Jane Wolfe looks at what’s behind the impressive growth of veganism in the UK and whether advocates are still driven by the ethics of the original movement
While there are about 1.2 million vegetarians in the UK, a figure which has remained fairly stagnant over the last few years, the numbers following a vegan lifestyle are soaring. There are over half a million vegans, according to the Vegan Society – up 360% over the last ten years – and figures from Ocado show that vegan food sales have risen by 1,500% in the last year.
The vegan drum is being banged in all quarters; as well as celebrity endorsement, vegan diets are being adopted by high-performance athletes (think Carl Lewis, the Williams’ sisters). There’s even a film set in a future vegan utopia: Carnage – Swallowing the Past by comedian Simon Amstell set to debut this spring.
“Veganism is becoming an increasingly popular lifestyle,” says George Gill, CEO of The Vegan Society. “More people are now aware of the animal exploitation involved in the production of meat, dairy and eggs, and do not wish to support these industries.”
He adds: “The image of veganism is undergoing the most radical change in its history, while shedding some tired old stereotypes. People now closely associate veganism with health, fitness and wellbeing, when the opposite was perhaps true a few years ago.”
United we stand?
Vegan as a term can be problematic, as people aren’t necessarily avoiding animal products due to deeply held environmental and ethical beliefs; many are doing so for health reasons. However the ‘tired old stereotypes’ aren’t that easy to shed.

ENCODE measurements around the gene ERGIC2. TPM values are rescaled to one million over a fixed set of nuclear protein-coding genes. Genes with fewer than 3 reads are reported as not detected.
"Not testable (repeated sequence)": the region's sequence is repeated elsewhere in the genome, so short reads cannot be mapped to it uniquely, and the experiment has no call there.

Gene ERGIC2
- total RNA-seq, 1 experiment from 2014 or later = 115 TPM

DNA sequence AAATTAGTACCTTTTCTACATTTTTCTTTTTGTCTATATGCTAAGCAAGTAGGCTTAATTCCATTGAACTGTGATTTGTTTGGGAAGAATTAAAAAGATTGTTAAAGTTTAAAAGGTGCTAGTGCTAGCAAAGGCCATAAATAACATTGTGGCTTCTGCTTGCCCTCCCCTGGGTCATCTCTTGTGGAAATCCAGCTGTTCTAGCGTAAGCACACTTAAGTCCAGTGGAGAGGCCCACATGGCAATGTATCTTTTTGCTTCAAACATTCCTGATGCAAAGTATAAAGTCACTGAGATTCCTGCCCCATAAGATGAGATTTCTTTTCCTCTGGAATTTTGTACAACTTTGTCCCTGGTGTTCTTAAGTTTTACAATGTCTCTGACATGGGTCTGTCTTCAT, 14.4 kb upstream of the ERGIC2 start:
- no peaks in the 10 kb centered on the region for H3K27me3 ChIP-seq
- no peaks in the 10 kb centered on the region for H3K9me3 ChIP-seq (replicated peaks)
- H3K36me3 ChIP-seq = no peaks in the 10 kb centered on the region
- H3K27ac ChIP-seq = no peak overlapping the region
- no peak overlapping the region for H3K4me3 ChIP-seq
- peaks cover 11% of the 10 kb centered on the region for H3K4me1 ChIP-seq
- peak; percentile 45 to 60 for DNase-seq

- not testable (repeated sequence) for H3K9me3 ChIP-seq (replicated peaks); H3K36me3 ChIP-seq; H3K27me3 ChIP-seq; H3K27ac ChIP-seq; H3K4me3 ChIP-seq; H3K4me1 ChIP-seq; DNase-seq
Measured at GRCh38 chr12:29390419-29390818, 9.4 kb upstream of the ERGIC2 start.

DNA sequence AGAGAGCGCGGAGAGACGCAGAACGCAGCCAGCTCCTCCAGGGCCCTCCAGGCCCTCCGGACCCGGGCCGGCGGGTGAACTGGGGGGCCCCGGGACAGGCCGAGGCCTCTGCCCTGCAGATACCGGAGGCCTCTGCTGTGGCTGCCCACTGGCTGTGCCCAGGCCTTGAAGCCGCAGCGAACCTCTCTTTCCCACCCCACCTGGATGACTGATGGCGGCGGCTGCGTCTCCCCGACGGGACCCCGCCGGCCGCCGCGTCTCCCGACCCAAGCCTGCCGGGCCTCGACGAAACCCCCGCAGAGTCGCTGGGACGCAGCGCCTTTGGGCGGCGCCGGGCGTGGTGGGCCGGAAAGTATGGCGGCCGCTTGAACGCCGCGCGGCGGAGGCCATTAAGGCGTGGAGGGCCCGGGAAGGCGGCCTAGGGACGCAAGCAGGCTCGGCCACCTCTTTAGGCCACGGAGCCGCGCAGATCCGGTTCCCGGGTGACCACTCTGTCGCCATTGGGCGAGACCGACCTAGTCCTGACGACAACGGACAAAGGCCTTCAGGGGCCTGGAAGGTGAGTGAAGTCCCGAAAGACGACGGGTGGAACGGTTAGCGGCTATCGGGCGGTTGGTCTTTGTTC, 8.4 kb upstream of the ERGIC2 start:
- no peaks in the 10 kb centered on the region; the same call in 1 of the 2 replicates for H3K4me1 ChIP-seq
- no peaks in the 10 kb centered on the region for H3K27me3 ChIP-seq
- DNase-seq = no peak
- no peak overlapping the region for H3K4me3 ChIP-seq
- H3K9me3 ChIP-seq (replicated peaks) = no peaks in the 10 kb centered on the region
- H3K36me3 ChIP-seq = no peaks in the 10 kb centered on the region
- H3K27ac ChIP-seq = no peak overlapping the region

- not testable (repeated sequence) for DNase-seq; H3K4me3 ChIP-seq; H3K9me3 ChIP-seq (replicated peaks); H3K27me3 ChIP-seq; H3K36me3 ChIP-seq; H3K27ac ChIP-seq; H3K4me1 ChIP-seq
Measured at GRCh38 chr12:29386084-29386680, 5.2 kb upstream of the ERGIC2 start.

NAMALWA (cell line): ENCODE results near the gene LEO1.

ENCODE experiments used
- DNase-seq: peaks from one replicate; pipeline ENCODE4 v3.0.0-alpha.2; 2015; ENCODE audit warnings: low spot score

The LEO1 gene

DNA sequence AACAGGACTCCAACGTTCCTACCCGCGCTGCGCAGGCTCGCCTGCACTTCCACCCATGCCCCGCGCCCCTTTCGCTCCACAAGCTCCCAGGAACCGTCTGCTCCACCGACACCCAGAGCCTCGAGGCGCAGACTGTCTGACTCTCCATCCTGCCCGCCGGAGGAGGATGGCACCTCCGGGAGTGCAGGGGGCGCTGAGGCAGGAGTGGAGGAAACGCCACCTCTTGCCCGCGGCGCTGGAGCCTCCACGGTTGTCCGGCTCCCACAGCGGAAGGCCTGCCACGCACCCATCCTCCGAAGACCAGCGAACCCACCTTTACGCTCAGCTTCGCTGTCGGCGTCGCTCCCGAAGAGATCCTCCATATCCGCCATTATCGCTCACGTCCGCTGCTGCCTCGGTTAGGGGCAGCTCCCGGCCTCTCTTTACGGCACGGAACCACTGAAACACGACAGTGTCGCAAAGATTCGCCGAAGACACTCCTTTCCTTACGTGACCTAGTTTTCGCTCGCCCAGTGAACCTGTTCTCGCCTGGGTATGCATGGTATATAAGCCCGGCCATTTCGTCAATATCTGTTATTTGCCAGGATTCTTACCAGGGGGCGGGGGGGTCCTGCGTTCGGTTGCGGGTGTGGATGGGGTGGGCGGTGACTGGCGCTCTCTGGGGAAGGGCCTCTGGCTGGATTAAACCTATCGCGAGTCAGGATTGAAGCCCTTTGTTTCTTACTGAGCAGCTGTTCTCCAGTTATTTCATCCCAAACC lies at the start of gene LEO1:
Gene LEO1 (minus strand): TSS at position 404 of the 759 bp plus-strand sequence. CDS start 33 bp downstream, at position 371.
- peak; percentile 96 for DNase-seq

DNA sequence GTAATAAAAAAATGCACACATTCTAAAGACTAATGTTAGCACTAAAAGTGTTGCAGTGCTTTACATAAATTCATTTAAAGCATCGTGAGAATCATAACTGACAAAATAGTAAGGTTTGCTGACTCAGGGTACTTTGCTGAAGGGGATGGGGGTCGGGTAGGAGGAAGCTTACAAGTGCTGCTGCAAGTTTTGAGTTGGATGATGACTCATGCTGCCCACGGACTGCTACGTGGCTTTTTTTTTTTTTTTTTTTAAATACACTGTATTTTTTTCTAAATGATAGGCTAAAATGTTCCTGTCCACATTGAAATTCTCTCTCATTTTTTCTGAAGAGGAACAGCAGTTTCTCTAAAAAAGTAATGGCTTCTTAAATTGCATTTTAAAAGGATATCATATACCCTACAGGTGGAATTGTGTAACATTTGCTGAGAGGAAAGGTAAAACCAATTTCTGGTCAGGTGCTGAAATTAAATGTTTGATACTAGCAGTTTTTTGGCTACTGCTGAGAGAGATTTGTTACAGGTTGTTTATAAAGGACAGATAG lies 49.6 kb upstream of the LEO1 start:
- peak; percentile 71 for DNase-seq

In the recent BBC documentary, Alone With Chrissie Hynde, Pretenders’ front woman told interviewer Sandra Bernhard: “The vegan tyranny winds me up. It’s all become about nutrition. I find that quite offensive. It’s not about compassion anymore.”
This continued politicization of veganism and the hard and fast attitudes as to what constitutes ‘a vegan’ could be a hurdle for continued growth. “It’s a double-edged sword,” says Gill. “As veganism is about fairness, equality and compassion, it naturally attracts those who hold similar values. However, it should be politically neutral and we want to get the message out that veganism is for everyone and holds multiple benefits for individuals and wider society. It is paramount that the vegan community is very open, encouraging and welcoming towards new vegans.”
The UK Vegan Festivals Guide this year features an impressive 80-plus events, one of which is the European VeggieWorld, which is making its UK debut in 2017. Event organizer Jimmy Pierson explains who it’s aimed at: “While veganism is one of the fastest growing lifestyles in Britain, it’s not just vegans who come to events like
VeggieWorld. There are the million vegetarians in the UK, the huge number of people who are lactose intolerant, and the third of the population actively reducing the amount of meat and dairy they consume. There’s a real shift in our nation’s dietary habits happening right now.”
Pierson is director of new international vegan charity ProVeg, which aims to reduce the global consumption of animal products by 50% by 2040, as well as unify the vegan movement. “It’s hugely important that veganism is seen as the easy and accessible lifestyle that it is – for everyone, not just a select few. At ProVeg we’ll be working towards making the vegan movement more inclusive, welcoming, approachable and kind.”
Jay Morjaria, chef and founder of Sutra Kitchen, Central London’s first exclusively meat-free cooking school, believes that sometimes saying less is better when it comes to vegan food. “For many years I didn’t have the best view of the word ‘vegan’; it was always very activist-led. I prefer the term ‘plant-based’. I feel it is a personal choice whether you choose to be vegan or not, there are many reasons why people choose to be, and much of it is around personal circumstances and what they believe.”
Vegan vs plant-based